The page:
wombs, why mention wombs at all if varna is to be astrologically determined
by gunas?  Because the womb is where one is _born_ from thats why.

RV: I did not say that parentage is insignificant. I have repeatedly
asserted the value of jati in determining varna. I have just pointed out
that jatis have changed varna. This has been allowed by none other than
Manu himself. So, the position that jati alone will determine varna is
incorrect. Ahoms who are considered brahmanas today were sudras earlier.
Yazhavas who are considered sudras today were kshatriyas (valangai senai)
earlier. The Swedish person who is unfortunately at the centre of this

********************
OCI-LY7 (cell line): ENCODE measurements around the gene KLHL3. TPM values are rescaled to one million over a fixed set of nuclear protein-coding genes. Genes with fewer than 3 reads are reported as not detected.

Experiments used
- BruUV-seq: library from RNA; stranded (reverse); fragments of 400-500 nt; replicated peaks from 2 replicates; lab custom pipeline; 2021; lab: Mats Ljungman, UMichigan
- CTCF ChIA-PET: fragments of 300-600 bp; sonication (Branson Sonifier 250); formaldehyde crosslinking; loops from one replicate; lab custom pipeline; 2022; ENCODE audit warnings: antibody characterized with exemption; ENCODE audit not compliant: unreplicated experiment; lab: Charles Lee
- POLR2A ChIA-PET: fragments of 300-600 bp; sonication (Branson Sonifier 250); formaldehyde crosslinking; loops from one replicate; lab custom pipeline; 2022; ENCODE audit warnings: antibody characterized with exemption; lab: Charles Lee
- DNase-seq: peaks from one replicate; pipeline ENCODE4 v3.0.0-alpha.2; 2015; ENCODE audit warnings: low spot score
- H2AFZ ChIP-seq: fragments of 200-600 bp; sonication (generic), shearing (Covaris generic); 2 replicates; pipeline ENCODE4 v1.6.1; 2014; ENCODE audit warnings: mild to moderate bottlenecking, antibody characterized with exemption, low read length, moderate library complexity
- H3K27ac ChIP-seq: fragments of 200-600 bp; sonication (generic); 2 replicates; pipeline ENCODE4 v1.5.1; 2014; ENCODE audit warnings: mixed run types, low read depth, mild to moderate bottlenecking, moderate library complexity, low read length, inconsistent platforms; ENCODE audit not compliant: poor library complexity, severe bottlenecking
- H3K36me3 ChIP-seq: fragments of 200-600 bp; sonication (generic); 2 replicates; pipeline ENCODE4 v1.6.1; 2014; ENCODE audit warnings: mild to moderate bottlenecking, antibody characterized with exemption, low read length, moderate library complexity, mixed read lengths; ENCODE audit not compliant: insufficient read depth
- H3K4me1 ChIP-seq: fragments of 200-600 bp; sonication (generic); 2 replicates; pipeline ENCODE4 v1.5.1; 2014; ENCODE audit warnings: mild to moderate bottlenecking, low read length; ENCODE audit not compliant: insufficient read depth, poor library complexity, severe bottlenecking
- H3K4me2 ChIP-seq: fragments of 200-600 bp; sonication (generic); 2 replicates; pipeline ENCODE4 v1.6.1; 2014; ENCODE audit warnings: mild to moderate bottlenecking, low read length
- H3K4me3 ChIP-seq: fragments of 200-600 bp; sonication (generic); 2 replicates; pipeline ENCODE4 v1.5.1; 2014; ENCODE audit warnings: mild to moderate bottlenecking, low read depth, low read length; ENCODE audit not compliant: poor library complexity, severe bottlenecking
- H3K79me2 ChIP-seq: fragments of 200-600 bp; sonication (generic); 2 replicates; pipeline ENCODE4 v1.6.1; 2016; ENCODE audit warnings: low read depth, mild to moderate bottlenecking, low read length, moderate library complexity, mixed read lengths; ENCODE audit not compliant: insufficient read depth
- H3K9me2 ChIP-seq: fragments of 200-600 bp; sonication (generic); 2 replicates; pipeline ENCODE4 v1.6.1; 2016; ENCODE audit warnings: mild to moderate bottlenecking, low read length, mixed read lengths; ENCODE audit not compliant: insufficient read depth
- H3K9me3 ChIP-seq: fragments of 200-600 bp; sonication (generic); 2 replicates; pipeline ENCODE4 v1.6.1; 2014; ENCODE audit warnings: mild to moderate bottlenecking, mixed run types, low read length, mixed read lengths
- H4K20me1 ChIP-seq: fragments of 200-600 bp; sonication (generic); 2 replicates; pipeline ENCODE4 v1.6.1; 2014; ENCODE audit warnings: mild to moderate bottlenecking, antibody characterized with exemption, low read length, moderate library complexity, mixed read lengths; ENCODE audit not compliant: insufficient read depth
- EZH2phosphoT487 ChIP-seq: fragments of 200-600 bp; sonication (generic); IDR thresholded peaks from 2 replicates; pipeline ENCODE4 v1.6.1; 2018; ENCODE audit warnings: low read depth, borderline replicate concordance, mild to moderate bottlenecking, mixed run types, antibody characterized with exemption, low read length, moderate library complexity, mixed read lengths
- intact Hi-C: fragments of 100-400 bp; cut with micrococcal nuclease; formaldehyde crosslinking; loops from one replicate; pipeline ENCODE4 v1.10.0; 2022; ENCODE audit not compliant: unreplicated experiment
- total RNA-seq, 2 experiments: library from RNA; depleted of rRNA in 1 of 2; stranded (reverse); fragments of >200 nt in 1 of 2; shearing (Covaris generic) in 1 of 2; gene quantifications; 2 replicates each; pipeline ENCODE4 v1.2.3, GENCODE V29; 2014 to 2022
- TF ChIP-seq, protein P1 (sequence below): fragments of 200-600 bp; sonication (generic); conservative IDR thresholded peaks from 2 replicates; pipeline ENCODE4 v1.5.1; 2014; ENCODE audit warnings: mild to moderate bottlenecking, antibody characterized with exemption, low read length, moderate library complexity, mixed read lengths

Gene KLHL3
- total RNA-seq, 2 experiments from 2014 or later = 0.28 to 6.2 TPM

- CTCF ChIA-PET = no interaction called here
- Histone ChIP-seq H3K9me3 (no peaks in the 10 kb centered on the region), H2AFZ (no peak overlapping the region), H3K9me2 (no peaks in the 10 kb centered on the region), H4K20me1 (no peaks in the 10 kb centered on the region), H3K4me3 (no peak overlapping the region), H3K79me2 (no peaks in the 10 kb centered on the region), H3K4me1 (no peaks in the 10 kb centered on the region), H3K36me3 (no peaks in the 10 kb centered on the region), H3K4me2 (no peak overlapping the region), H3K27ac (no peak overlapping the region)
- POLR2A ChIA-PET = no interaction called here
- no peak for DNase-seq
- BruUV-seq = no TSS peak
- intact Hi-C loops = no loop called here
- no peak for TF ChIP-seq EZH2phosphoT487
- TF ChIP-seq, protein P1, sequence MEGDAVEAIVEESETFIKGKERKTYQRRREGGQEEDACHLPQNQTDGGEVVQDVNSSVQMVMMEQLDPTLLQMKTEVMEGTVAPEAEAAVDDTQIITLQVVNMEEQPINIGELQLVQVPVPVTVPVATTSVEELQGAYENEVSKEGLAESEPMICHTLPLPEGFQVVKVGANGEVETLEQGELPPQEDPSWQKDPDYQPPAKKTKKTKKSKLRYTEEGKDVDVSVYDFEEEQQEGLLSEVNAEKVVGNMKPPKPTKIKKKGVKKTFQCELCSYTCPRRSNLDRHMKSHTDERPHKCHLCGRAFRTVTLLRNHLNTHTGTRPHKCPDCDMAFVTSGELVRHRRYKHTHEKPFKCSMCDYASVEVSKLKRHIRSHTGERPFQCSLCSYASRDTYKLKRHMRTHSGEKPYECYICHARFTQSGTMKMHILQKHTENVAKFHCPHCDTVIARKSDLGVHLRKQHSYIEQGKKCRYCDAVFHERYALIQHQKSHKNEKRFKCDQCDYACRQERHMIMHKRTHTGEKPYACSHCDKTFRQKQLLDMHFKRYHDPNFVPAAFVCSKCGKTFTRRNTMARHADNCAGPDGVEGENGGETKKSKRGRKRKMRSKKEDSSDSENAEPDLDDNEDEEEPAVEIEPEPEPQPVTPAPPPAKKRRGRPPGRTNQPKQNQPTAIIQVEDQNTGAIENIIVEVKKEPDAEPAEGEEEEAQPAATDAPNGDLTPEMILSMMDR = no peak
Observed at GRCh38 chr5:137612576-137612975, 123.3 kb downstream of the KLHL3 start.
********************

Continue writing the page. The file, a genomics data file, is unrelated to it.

discussion did not come from some unknown source. He also came out of the
offsprings of the first created beings mentioned in purusha suktam. He has
birth in a "sinful womb", worshippable by me for producing one committed to
veda dharma, as a result of the fact that his jati moved out of the fold of

The Smarta theory makes more sense of shastra, is more in line with actual
historical practice and is less offensive.  Shankaracharya says it is not a
particular activity but the way the activity is performed that is
important.  Whenever anyone does their svadharma with bhakti, and vairagya
it leads to jnana the supreme goal.  Not by imitating a Brahmana.  In fact
he specifically gives the example from the Mahabharata of Dharmavyadha who
despite being a hunter and butcher of meat is superior in attainment to the
Brahmana Kaushika because he practices his svadharma and has mastered his
senses whereas the latter has not.

RV: I think it is your theory. I asked why Sringeri Acharya gave award to